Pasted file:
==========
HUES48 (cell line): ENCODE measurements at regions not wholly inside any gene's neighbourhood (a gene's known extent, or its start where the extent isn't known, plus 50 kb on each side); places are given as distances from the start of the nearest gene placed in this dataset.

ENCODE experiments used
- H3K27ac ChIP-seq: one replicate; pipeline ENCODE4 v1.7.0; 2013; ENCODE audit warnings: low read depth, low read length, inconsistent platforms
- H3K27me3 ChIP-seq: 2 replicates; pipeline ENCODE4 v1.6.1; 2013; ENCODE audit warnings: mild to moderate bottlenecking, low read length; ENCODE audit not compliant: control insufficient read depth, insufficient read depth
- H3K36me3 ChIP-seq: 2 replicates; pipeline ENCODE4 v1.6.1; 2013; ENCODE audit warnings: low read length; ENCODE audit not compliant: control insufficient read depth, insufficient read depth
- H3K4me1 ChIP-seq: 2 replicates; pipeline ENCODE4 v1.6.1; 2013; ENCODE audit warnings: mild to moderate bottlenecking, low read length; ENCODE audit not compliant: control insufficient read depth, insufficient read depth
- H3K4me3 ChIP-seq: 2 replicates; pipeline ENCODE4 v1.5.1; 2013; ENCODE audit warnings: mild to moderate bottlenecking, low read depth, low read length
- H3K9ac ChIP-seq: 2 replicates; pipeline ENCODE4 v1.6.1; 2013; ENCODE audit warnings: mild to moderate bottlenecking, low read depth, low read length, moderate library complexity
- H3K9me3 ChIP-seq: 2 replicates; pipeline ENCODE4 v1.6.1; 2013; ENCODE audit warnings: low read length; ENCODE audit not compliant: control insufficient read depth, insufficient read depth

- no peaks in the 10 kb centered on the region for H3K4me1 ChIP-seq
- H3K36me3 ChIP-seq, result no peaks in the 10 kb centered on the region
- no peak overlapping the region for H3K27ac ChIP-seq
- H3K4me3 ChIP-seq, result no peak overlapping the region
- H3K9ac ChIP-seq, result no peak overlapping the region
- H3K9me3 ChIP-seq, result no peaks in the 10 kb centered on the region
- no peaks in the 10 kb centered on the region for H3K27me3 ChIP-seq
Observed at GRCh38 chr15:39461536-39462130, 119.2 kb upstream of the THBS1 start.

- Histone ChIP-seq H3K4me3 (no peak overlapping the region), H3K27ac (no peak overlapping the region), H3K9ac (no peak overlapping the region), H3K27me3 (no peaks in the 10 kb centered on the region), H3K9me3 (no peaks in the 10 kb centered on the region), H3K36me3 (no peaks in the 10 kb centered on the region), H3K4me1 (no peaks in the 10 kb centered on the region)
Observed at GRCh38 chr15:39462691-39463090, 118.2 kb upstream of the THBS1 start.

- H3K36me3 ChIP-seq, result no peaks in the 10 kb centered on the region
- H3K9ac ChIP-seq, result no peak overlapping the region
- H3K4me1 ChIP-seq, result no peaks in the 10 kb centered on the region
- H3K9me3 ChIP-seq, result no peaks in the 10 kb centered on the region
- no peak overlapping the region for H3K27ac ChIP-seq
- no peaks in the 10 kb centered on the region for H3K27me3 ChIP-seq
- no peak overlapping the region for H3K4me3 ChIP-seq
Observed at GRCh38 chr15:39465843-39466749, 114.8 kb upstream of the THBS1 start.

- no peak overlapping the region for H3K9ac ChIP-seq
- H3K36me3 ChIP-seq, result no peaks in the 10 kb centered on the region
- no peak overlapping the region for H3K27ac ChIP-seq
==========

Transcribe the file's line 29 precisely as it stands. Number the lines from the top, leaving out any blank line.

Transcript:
- H3K36me3 ChIP-seq, result no peaks in the 10 kb centered on the region